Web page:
Arizona Rattlers—Arena Football League

Arizona Rattlers play the San Jose Sabercats at US Airways Center in Phoenix.

Football fans have another opportunity to enjoy live games with the Arizona Rattlers, a leading franchise in the Arena Football League. Founded in 1992 as an expansion team, the Rattlers have the third longest tenure in one city. Already, the Rattlers have won six division titles and have played in five ArenaBowl championship games, winning the championships in 1994 and 1997.

Arena Football Hall of Famer Kevin Guy has been the Rattlers’ head coach since 2007.

Catch the Rattlers at US Airways Center (formerly America West Arena), home of the Phoenix Mercury and the Phoenix Suns.

Patrick Daniel Tillman

U.S. Army corporal Patrick Daniel Tillman

Arizona will always honor and remember Cardinal Patrick Daniel Tillman, the linebacker turned U.S. Army corporal. After Pat Tillman graduated from ASU (leading the team to the Rose Bowl in 1997) he joined the Cardinals, starting ten of sixteen games in his rookie season. An intensely talented player, Tillman was also intensely loyal. He turned down a multimillion dollar contract from the St. Louis Rams to stay with the Cardinals. When the twin towers in New York fell on September 11, 2001, Tillman’s loyalty to his country compelled him to join the army after finishing the 2001 season.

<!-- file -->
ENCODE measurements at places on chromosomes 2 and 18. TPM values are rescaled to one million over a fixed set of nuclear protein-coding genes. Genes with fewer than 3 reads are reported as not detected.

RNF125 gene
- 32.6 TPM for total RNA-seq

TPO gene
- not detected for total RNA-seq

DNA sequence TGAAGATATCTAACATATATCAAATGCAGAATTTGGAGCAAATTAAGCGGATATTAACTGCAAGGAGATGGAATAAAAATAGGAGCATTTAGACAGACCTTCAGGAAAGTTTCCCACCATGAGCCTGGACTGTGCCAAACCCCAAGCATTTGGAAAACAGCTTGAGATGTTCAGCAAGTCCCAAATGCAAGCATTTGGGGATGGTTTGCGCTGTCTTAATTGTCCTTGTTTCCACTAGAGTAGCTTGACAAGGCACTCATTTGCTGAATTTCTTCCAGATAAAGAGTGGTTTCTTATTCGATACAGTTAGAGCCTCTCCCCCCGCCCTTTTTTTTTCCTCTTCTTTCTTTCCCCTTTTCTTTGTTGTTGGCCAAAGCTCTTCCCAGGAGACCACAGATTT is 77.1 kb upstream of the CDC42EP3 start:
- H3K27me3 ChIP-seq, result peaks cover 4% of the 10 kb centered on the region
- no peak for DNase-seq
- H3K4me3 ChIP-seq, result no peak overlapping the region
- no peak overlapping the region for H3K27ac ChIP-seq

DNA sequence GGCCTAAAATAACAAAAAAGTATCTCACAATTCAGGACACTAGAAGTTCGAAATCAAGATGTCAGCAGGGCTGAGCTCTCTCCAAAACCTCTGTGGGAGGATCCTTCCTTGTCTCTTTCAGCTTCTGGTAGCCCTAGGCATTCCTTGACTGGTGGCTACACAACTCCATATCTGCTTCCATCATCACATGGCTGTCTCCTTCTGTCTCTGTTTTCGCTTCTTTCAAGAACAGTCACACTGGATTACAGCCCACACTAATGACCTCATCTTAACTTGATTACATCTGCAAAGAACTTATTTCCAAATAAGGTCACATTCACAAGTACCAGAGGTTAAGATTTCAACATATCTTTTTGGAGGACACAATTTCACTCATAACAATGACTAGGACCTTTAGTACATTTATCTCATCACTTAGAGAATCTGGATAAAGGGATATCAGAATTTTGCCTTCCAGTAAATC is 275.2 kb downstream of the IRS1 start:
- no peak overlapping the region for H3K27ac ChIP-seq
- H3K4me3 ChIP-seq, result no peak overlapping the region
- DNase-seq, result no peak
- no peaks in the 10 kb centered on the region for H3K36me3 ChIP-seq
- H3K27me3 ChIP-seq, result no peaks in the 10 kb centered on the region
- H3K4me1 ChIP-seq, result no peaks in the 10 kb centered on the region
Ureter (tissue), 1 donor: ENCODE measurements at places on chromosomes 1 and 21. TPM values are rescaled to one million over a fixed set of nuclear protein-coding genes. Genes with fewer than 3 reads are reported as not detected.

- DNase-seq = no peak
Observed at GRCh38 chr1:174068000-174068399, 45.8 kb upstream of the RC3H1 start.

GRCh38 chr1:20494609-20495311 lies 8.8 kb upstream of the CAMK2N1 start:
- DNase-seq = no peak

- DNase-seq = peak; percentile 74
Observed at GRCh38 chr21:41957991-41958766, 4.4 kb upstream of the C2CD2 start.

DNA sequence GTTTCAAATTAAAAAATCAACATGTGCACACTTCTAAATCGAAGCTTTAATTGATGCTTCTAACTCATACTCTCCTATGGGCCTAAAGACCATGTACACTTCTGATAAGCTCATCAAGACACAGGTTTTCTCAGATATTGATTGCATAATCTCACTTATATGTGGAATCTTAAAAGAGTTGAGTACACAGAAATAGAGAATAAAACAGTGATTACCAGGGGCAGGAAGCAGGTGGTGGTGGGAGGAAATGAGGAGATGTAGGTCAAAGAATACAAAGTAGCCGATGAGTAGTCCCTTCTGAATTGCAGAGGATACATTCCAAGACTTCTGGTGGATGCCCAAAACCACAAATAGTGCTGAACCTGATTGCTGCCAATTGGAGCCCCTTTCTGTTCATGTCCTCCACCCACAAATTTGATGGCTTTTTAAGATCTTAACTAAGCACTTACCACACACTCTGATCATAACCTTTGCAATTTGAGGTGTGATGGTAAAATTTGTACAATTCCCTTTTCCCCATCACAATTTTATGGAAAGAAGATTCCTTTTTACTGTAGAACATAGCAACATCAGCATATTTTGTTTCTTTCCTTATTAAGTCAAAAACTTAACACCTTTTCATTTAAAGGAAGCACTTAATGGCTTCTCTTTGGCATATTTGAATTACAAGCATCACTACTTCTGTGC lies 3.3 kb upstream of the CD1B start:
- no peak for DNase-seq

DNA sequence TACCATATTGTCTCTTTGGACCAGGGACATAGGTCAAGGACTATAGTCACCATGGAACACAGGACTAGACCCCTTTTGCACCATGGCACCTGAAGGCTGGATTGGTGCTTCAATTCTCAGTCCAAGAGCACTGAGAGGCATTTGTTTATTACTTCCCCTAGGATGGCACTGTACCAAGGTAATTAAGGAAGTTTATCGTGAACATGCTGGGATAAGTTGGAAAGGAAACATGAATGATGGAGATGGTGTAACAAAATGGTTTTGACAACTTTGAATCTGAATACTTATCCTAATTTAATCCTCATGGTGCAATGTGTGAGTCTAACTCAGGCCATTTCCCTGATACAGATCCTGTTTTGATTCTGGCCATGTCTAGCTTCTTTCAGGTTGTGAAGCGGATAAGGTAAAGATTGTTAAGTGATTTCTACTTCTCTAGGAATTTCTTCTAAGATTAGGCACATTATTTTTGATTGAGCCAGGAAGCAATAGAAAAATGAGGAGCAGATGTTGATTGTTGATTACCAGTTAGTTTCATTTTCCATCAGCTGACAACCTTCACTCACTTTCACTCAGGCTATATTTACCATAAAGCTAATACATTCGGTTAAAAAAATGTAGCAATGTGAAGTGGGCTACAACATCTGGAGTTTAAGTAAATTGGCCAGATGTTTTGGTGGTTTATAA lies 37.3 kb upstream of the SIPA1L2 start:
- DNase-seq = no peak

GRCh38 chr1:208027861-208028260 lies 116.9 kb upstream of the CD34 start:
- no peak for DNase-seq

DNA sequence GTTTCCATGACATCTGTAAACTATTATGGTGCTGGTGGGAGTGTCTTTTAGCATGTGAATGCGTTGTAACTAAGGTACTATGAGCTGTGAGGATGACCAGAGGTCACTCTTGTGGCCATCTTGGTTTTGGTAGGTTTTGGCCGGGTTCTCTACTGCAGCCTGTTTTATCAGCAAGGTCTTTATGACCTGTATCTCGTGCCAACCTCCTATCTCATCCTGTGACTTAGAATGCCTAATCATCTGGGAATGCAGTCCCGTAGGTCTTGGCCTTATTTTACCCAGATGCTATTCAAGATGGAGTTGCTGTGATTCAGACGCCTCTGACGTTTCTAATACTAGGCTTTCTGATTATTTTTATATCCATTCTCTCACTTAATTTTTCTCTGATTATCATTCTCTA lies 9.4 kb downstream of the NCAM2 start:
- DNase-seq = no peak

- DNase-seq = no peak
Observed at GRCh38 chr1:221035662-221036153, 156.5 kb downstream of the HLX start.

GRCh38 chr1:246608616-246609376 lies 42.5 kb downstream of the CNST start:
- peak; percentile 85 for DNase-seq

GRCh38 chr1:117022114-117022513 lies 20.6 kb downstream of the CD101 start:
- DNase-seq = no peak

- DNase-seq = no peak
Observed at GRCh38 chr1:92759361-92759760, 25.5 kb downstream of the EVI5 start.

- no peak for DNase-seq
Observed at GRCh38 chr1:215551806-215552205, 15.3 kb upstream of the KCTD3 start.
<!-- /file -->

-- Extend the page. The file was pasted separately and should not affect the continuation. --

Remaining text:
On May 31, 2002, Pat Tillman enlisted with his brother Kevin, who had just been signed to play baseball for the Cleveland Indians. Tillman participated in the initial invasion of Operation Iraqi Freedom, then entered and graduated from Ranger School in 2003. He redeployed to Afghanistan, where he was fatally shot under friendly fire on April 22, 2004 while moving through a canyon road with members of his platoon.

Phoenix Coyotes—National Hockey League

Arizona gained its first ice hockey team in 1996, when the Winnipeg Jets relocated to Phoenix to become the Coyotes. This year, fans howled with joy as the Coyotes advanced to the Conference Final, their first appearance at the finals in team history. Though they lost the chance to vie for the Stanley Cup to the Los Angeles Kings, the Coyotes are sharpening their teeth for next year with players like team captain and Olympian Shane Doan, Keith Yandle, and Radim Vrbata.

In 2003, the team underwent a massive facelift. It moved from the America West Arena (a state-of-the-art basketball facility but the second-smallest hockey venue in the league) to the newly opened Glendale Arena, now known as Jobing.com Arena. The uniforms were revamped to the “Sedona Red” color seen on Cardinals uniforms (adopted by the Diamondbacks in 2008). Attendance numbers continued to sag despite improvements in play during 2007 and 2008 season, and in 2009 the National Hockey League (NHL) took over ownership of the Coyotes.

Despite financial uncertainty, the Coyotes performance has improved steadily over the past few years, with appearances in the playoffs in 2010 and 2011. Fans are advised to keep a close eye on these predators.

Watch the Coyotes on the prowl.